Malaria Genome Research Brings New Hope ; over 30 Studies This Week Highlight a New Approach to Infectious Disease: Genomics

Article excerpt

Efforts to battle infectious diseases in developing countries have crossed what many see as an important threshold with this week's unveiling of the genetic blueprints for two key malarial agents.

International teams of scientists have sequenced the genomes of both the parasite responsible for malaria infections in humans and of the mosquito that carries the parasite.

Armed with this information, scientists hope to unlock the biochemical workings of the parasite and better understand its interactions with mosquitoes and humans. That information can then be used to develop new drugs, vaccines, and control strategies that could dramatically reduce the disease's reach.

From 300 million to 500 million people a year contract malaria, which kills as many as 2.7 million people annually, according to public health officials.

Collectively, the genomes represent "a major milestone," says Regina Rabinovich, director of the Malaria Vaccine Initiative. "This is precisely the research we need to have happen."

Genomics breakthrough

The six-year, $17.9 million gene-sequencing work, led by labs in the US, Britain, and Australia, also highlights the increasingly important role genomics is playing in biomedical research.

Armed with cheaper, more efficient, and faster machines and computers, scientists are sequencing the genomes of a range of other infectious disease agents, many of which take their highest toll among developing countries.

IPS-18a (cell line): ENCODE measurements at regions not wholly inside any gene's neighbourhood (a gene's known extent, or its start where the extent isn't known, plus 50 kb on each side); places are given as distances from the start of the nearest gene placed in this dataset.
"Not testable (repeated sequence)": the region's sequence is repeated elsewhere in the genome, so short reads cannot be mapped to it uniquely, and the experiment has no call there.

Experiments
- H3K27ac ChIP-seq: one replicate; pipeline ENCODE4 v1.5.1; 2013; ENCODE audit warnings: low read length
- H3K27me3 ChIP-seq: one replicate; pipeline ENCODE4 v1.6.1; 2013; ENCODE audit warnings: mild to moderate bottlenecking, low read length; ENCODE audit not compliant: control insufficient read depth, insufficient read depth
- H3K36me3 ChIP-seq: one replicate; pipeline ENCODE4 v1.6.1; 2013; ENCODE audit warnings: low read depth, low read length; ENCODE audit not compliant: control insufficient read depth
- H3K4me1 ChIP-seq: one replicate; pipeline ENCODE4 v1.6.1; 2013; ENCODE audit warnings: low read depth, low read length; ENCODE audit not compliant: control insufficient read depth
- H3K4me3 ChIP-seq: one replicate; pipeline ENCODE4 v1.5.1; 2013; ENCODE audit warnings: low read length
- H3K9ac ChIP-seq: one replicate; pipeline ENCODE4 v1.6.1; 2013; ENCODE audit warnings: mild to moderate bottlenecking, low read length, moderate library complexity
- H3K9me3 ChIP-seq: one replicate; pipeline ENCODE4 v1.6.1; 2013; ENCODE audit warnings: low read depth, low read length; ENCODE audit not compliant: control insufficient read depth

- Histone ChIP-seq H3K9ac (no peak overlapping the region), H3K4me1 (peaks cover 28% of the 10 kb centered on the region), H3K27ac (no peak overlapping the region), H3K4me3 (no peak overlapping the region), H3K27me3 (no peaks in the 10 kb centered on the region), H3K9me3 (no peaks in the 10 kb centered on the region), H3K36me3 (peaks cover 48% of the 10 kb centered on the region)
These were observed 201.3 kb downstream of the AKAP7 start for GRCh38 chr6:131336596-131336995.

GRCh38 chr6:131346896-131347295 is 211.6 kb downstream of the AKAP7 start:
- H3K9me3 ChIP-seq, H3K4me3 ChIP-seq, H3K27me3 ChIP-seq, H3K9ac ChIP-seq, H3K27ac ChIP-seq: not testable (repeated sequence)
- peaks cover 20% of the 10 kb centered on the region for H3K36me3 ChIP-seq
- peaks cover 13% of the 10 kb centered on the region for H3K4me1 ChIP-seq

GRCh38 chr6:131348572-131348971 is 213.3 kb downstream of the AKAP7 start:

"There will be many more of these genomes to follow," says Malcolm Gardner, a researcher at the Institute for Genomic Research in Rockville, Md., and leader of the group that sequenced the parasite's genome.

The researchers sequenced the genomes by separating the organisms' chromosomes, long chains of DNA organized into genes. The chains were randomly broken, and each segment was inserted into bacteria and cloned. The segments were analyzed to tease out the patterns of DNA's four chemical "bases." The teams then used computers to sort through the information from the segments and put the genetic Humpty Dumpty back together again in a virtual form.

The reassembled sequences were then checked for accuracy, Dr. Gardner says, yielding a "final draft" of the parasite genome that is 98 percent complete.

The work on malaria is being reported and analyzed in more than 30 papers appearing in today's edition of the journal Nature and tomorrow's Science. …


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